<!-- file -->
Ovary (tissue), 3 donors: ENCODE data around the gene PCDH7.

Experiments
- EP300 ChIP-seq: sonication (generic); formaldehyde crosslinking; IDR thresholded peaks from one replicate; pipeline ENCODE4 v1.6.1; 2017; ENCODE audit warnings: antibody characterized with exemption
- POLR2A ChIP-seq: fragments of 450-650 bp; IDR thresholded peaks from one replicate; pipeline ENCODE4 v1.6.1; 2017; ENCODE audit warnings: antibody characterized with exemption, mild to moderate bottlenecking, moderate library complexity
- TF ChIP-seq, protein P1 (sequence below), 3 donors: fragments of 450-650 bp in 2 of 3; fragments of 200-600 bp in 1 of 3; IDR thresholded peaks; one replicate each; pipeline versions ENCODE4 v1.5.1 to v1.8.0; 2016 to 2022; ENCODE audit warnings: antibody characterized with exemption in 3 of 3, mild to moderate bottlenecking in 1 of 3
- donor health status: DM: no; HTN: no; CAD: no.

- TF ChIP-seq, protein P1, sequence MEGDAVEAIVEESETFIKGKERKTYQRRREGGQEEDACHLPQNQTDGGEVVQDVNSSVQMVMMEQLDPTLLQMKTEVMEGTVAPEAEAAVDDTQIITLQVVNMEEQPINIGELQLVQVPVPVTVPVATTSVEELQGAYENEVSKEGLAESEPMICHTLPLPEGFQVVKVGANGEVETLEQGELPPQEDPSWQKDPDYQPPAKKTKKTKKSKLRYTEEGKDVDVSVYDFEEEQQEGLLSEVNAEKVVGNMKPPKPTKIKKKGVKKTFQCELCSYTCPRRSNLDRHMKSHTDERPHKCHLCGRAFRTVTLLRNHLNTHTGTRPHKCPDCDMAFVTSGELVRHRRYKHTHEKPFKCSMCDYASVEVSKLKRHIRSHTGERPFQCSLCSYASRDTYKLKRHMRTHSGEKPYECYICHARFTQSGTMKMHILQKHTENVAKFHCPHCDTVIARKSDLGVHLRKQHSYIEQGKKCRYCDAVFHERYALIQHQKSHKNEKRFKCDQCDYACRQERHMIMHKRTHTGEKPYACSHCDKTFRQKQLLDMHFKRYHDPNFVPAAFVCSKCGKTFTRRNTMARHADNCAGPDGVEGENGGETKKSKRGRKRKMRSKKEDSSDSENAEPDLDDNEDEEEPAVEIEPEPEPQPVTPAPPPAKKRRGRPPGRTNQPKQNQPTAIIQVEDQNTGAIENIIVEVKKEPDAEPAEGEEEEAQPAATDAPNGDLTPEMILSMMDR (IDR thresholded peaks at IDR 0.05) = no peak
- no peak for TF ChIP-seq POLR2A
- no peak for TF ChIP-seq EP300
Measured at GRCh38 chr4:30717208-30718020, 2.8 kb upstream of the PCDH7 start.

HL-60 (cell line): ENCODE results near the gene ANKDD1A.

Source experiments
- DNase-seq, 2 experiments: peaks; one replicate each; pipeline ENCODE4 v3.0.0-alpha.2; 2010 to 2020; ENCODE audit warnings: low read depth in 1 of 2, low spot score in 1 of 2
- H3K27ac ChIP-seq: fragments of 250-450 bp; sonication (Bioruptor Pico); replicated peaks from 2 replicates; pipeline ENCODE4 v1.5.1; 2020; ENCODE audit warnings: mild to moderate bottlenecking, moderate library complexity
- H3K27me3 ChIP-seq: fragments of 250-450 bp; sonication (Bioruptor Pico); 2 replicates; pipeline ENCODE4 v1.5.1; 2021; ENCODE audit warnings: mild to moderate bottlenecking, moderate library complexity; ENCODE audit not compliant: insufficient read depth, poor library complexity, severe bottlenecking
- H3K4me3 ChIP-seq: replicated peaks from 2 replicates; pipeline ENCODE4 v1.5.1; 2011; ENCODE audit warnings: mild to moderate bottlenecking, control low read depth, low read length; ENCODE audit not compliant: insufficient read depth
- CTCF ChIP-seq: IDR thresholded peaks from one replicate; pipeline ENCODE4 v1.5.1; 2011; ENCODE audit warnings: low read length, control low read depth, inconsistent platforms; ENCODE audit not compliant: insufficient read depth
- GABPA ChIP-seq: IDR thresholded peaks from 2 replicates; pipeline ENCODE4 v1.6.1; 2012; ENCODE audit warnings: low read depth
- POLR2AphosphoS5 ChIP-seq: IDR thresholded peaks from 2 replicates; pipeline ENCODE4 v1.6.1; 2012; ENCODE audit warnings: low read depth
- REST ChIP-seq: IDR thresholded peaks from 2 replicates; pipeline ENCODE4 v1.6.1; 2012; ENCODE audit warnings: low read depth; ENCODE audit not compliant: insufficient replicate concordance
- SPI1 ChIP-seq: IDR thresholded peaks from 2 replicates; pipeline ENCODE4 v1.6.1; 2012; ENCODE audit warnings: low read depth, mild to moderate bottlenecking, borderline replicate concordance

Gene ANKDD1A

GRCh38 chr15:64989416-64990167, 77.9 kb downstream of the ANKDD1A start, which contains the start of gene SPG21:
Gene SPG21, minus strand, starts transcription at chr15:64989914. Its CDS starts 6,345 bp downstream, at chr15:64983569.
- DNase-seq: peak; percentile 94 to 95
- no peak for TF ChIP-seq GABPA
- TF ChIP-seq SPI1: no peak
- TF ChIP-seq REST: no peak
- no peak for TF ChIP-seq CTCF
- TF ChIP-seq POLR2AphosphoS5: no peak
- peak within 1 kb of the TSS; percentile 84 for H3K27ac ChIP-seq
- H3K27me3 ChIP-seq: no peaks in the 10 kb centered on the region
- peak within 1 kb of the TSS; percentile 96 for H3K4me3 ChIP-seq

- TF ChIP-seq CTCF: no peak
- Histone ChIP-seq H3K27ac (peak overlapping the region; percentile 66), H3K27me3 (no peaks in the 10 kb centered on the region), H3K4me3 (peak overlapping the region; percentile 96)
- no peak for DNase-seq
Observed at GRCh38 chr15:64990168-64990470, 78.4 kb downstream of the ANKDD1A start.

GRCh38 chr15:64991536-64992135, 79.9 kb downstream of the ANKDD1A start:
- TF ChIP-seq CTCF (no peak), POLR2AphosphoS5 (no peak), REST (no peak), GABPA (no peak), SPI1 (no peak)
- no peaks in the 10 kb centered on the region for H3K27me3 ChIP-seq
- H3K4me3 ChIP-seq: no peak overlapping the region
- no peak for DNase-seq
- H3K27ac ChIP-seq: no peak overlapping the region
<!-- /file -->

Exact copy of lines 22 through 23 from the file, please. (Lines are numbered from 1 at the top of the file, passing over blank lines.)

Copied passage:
Gene ANKDD1A

GRCh38 chr15:64989416-64990167, 77.9 kb downstream of the ANKDD1A start, which contains the start of gene SPG21: